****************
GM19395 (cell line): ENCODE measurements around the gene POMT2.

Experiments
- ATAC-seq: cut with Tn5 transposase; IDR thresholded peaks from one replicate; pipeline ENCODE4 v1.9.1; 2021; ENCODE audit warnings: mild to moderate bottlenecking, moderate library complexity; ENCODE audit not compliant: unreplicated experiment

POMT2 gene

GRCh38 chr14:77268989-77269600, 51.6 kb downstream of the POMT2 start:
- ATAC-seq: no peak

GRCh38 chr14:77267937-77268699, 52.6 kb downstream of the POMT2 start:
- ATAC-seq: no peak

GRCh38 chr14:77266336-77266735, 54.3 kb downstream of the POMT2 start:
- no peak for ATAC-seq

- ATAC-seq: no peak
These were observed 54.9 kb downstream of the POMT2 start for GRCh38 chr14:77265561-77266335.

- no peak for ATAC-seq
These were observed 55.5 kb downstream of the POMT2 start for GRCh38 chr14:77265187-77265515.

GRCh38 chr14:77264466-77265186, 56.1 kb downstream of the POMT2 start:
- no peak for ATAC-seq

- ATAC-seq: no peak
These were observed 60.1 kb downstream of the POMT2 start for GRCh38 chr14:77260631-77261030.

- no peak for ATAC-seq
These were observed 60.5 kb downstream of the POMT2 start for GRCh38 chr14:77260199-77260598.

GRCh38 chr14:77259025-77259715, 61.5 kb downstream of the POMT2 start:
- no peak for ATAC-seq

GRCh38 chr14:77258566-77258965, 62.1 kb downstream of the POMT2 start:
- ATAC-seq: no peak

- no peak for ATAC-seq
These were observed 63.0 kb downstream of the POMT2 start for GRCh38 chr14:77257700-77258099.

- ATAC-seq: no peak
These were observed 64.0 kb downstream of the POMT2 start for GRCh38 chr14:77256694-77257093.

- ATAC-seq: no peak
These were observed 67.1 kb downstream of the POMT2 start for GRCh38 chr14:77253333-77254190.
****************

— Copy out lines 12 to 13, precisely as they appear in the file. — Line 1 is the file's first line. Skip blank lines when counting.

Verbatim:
These were observed 54.9 kb downstream of the POMT2 start for GRCh38 chr14:77265561-77266335.

- no peak for ATAC-seq